Issue: 2003: Vol. 2, No. 2

China Elected New Leaders

Article Author(s)

Baogang Guo

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Dr. Baogang Guo is a professor of political science at Dalton State College and an associate of the China Research Center. 
2003: Vol. 2, No. 2
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China Elected New LeadersThe First Session of the 10th Chinese National People’s Congress (NPC) was held in Beijing between March 5 to March 18, 2003. This meeting marked the completion of the largest power transfer in a decade in China. With little surprise, all candidates nominated by the Chinese Communist Party in last year’s Party Congress got elected. Hu Jintao succeeded Jiang Zemin to become China’s new Presdient, Wu Bangguo succeeded Li Peng to become the new Chairman of the National People’s Congress, and Wen Jiabao succeeded Zhu Rongji as the new Premier. Compared to their predecessors, this new group of leaders is much younger, better educated, and have worked their way up from grassroot level. Of the 28 ministers, 15 are new, with the rest coming from the previous cabinet. Seventy percent of the newly elected members of Standing Committee of the NPC are new. The only surprise is the reelection of Jiang Zeming as the Chairman of the Central Military Commission. Apparently, Jiang has decided last year to follow Deng Xiaoping’s footsteps, and hold on to this power for a few years before going into full retirement.

The government has pledged to continue the work on reforms and development began two decades ago. Hu pledged to the delegates that he would “faithfully perform the powers and functions endowed by the Constitution, scrupulously discharge his duties, work hard and industriously and serve the country and the people with utmost sincerity.” Wen Jiabao in a press conference held after the conclusion of the meeting laid out the main objectives of the new government, namely to “achieve one goal”, “implement two key policies”, “solve three major economic problems” and “promote reforms in four major aspects”. One goal refers to continued maintenance of a sustainable and comparatively rapid development of the national economy and improvement of people’s living standards. Two key policies include the strategic economic restructuring and opening up to the outside world. The three problems that need to be resolved include unemployment and the social security system, increasing fiscal revenue and cuting public spending, and correcting and standardizing the economic order. The four reforms include the reform of the rural economy, the reform of state-owned enterprises, the reform of financial system and the reform of governmental agencies. It appears that the issues of equality and social justice have been given highest priorities by the new administration. The new leaders promised to provide eight million new jobs this year alone to combat the mounting unemployment crisis in China. New Taxes will be leveled on people with higher incomes. Rural reform will also be crucial to China’s drive to achieve a more affluent society that benefit all people.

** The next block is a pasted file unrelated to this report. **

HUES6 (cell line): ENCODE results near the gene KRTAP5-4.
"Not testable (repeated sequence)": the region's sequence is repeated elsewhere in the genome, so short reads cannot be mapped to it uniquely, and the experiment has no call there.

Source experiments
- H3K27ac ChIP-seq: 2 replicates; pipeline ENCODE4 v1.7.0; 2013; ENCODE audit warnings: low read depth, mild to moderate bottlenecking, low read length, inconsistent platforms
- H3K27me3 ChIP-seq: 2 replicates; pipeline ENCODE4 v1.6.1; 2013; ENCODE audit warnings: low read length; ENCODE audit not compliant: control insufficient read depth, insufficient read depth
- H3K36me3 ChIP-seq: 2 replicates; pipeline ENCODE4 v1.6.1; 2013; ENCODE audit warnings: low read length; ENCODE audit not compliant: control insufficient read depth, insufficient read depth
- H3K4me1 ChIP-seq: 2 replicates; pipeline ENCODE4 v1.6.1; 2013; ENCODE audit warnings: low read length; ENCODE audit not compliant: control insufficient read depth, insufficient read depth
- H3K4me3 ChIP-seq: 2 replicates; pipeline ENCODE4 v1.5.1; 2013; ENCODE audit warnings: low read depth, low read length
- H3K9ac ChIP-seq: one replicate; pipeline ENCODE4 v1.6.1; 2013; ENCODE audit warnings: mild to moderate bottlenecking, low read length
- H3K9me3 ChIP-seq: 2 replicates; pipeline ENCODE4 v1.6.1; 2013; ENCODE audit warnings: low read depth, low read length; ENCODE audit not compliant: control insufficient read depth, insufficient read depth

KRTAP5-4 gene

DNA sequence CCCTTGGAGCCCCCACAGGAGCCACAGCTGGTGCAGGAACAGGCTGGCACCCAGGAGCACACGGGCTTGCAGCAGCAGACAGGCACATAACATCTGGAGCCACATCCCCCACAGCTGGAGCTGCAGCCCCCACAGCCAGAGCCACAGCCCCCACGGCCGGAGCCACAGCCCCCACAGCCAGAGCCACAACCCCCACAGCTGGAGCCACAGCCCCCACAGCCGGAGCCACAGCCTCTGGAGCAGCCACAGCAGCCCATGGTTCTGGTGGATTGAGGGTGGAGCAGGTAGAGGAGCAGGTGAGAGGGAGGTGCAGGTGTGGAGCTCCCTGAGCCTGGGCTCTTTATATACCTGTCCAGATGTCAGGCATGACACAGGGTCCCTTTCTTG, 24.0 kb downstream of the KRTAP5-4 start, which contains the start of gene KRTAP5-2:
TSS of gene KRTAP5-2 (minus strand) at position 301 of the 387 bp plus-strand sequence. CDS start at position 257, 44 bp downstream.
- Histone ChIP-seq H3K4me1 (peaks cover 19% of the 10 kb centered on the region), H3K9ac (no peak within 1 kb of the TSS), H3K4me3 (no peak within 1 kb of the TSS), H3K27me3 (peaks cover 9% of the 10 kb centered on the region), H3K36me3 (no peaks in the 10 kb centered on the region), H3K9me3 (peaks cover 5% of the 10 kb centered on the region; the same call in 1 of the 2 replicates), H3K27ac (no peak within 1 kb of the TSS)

Political reform was not a priority at the meeting. Instead, more institutional reforms are endorsed. Compared with previous institutional reforms, this time the emphasis will be on the changing roles and functions of the government. Under the government restructuring plan, the State Council will form a new commission for the management of state property, to be responsible for the reform and reorganization of state-owned enterprises, and a new commission to regulate the banking industry. A new Food and Drug Administration on the basis of the State Drug Administration will be established to reinforce supervision over the safety of food, health products and cosmetics. A new Ministry of Commence will be created to replace the Ministry of Foreign Trade and Economic Cooperation and the State Economic and Trade Commission.